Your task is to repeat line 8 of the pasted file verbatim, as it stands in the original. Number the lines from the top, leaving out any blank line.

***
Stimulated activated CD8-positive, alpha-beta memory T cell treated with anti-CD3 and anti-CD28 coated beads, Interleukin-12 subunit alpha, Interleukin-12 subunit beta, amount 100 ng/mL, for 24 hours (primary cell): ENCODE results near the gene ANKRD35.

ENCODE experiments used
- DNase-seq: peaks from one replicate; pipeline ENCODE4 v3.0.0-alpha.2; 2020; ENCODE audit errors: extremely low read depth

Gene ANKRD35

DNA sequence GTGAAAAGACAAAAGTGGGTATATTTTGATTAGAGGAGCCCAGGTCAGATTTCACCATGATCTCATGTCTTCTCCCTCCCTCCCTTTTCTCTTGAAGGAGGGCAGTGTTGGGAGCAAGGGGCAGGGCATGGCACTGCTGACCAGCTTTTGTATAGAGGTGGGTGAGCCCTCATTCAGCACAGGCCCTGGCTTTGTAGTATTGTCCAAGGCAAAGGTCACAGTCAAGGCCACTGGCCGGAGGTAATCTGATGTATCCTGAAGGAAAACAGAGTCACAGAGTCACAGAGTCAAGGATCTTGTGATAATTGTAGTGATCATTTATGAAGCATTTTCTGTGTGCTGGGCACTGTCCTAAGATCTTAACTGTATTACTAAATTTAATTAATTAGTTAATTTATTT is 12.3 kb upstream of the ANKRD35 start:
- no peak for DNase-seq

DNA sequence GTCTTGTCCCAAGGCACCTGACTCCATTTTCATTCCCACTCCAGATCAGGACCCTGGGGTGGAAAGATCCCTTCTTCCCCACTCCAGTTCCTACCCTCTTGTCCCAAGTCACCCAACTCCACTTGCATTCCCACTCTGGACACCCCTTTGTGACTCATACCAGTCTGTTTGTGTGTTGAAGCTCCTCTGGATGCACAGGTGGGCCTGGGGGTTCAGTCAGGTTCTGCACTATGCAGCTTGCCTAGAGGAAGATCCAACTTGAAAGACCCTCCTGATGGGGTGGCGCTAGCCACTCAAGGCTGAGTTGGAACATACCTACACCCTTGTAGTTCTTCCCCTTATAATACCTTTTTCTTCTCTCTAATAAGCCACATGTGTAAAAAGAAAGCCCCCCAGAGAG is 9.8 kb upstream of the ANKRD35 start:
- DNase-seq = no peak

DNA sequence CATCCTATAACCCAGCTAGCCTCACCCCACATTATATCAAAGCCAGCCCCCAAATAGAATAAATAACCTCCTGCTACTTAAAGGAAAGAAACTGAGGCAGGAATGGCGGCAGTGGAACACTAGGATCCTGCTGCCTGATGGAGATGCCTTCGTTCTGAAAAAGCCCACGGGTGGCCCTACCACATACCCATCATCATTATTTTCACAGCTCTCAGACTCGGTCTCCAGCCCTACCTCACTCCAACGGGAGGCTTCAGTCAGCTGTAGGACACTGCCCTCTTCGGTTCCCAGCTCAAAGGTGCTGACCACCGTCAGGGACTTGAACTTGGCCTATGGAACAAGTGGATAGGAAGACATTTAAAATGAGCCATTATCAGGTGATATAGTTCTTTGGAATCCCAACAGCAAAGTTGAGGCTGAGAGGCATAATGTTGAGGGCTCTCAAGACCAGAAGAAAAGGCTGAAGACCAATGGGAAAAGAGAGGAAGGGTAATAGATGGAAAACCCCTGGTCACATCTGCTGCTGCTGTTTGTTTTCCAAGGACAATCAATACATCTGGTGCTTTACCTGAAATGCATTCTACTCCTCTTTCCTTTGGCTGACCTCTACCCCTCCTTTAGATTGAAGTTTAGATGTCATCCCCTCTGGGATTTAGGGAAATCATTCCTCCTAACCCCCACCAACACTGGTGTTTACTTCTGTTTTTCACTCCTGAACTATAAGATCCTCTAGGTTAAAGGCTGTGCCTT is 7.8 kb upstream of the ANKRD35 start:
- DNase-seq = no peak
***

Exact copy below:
- DNase-seq = no peak